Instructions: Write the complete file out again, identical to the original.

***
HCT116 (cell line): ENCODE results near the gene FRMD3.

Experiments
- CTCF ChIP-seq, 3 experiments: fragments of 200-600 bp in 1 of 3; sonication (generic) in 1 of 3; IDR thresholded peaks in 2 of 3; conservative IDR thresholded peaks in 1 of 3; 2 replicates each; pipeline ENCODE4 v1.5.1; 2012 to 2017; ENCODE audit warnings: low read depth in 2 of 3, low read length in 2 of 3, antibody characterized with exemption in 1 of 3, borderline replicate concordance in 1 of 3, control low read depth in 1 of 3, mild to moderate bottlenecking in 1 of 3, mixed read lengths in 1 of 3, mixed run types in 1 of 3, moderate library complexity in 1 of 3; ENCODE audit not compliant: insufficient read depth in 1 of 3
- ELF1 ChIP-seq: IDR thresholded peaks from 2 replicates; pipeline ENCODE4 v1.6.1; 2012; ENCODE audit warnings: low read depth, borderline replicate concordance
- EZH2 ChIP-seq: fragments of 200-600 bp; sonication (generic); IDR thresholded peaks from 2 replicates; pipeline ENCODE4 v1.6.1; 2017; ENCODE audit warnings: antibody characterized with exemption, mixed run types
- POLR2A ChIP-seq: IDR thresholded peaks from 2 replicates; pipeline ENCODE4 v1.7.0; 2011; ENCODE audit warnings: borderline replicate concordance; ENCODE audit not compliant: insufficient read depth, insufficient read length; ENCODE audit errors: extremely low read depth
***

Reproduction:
HCT116 (cell line): ENCODE results near the gene FRMD3.

Experiments
- CTCF ChIP-seq, 3 experiments: fragments of 200-600 bp in 1 of 3; sonication (generic) in 1 of 3; IDR thresholded peaks in 2 of 3; conservative IDR thresholded peaks in 1 of 3; 2 replicates each; pipeline ENCODE4 v1.5.1; 2012 to 2017; ENCODE audit warnings: low read depth in 2 of 3, low read length in 2 of 3, antibody characterized with exemption in 1 of 3, borderline replicate concordance in 1 of 3, control low read depth in 1 of 3, mild to moderate bottlenecking in 1 of 3, mixed read lengths in 1 of 3, mixed run types in 1 of 3, moderate library complexity in 1 of 3; ENCODE audit not compliant: insufficient read depth in 1 of 3
- ELF1 ChIP-seq: IDR thresholded peaks from 2 replicates; pipeline ENCODE4 v1.6.1; 2012; ENCODE audit warnings: low read depth, borderline replicate concordance
- EZH2 ChIP-seq: fragments of 200-600 bp; sonication (generic); IDR thresholded peaks from 2 replicates; pipeline ENCODE4 v1.6.1; 2017; ENCODE audit warnings: antibody characterized with exemption, mixed run types
- POLR2A ChIP-seq: IDR thresholded peaks from 2 replicates; pipeline ENCODE4 v1.7.0; 2011; ENCODE audit warnings: borderline replicate concordance; ENCODE audit not compliant: insufficient read depth, insufficient read length; ENCODE audit errors: extremely low read depth